Viruses lack of cellular components. This is one characteristic differ from cells. They can’t generate energy and synthesize many different proteins, because of lack of cellular components. Therefore viruses contain are generally involved in to cells when viruses entry to the cells. Then start to replicate their own nucleic acid. Therefore viruses can only multiply inside living cells. They use cell structures and enzymes to support their own multiplication.

Viruses have two distinct phases in their life cycle. They multiply only within cells other than outside of cells they are metabolically inert. Inside susceptible cells they can use metabolic machinery and pathways of their host cells to produce new virones, as the second phase of life cycle. When there genome only enter the host cells viruses can reproduce themselves. This is a character differ from cells.

If viruses cannot multiply within living cells they are died. Virus differences from living cells can be seen following table.

 

Viruses

Living cells

Growth

Grow only within cells, outside cell metabolically inert

Most free living

Nucleic

acid

Contain either DNA or RNA, never both

Always contain both DNA and RNA

content

Enzyme content

Have very few if any enzymes

 

Have many enzymes

Cell components

Lack

ribosome

and

enzymes

to

Contains ribosome and enzymes for generation of energy

generate energy

 

Table 2: Difference between viruses and cells

Regarding their morphology different species of viruses have different shapes. The shapes are polyhedral, helical and combination of these two shapes. Sometimes polyhedral appear to spherical shape when viewed with electron microscope. Most viruses are very complex structure according to host cells.

Shape of the protein capsule is determined the shape of viruses. Each capsid contains many identical protein subunits call capsomers. The viral capsid and nucleic acid tightly packed with the protein coat is called nucleocapsid. In many viruses the capsid is the only outer coat. These viron are called necked or non enveloped capsid virus. Some viruses which infect human other animals have and additional lipid membrane or envelop. The envelop consists of layer of lipids as similar of the cytoplasmic membrane of the cell. Inside the lipid envelop contain matrix protein. Attachment protein called spikes help to involve in attaching the host cells.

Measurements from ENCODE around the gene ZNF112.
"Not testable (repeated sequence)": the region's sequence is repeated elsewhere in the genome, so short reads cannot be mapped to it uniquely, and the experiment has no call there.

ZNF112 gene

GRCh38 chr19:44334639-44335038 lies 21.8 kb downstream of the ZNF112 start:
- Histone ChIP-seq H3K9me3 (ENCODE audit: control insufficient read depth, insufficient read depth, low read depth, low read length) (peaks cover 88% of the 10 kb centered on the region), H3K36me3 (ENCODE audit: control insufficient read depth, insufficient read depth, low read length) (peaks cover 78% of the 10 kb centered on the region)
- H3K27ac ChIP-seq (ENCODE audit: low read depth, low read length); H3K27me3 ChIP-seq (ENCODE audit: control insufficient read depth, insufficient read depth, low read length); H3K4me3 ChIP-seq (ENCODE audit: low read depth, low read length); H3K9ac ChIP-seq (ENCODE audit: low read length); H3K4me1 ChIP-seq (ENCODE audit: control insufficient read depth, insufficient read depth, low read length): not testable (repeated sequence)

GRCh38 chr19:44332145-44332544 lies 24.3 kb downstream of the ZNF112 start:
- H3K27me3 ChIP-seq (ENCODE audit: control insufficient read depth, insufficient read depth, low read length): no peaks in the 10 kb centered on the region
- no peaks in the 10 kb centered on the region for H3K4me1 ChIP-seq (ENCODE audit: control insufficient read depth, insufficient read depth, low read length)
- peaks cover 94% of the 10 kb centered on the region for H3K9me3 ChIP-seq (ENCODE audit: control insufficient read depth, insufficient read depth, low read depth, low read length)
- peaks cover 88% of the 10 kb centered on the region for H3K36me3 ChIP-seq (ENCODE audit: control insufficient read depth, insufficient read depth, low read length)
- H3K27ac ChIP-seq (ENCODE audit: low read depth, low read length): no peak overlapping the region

Figure 1: Morphology of virus. Major types of relationships betw een virus and the host

Figure 1: Morphology of virus.

Major types of relationships between virus and the host cells they infect. These relationships are found in both bacterial and animal host cells. It can summarize as bellows.

Virion

and animal host cells. It can summarize as bellows. Virion Host cell Infectio Disease of host

Host cell

Infectio

Disease of host cell

as bellows. Virion Host cell Infectio Disease of host cell Genetic alternation of host Productive response
as bellows. Virion Host cell Infectio Disease of host cell Genetic alternation of host Productive response

Genetic alternation of host

Productive response (More virus produced)

Release of virion- non lysis of cells

virus produced) Release of virion- non lysis of cells Latent state (Nucleic acid of virus becomes

Latent state (Nucleic acid of virus becomes part of host cell

Lysis of cells- release of virions Host cell dead
Lysis of
cells- release
of virions
Host cell
dead

Host cell multiplies- continuous release of virions

Host cell modified and multiplies

Noro viruses:

Noro viruses are group of viruses that can cause stomach flu or gastro enteritis in people. The tem noro viruses were recently approved as the official name for this group of viruses. This noro viruses are called in several names as Nor-walk like viruses (NLV), calci viruses (Noro viruses belong to claciviridae family), and small round structure viruses (SRSVs). Noro viruses are belonging to group of RNA viruses and belong to the genus Norovirus.

This group of viruses caused an outbreak of gastroenteritis in a school in Norwalk, Ohio in 1968. Therefore they are called Norwalk viruses.

There are at least five norovirus genogroups. They are GI, GII, GIII GIV and GV. They can be divided into at least 25 genetic clusters.

GI (five genetic clusters)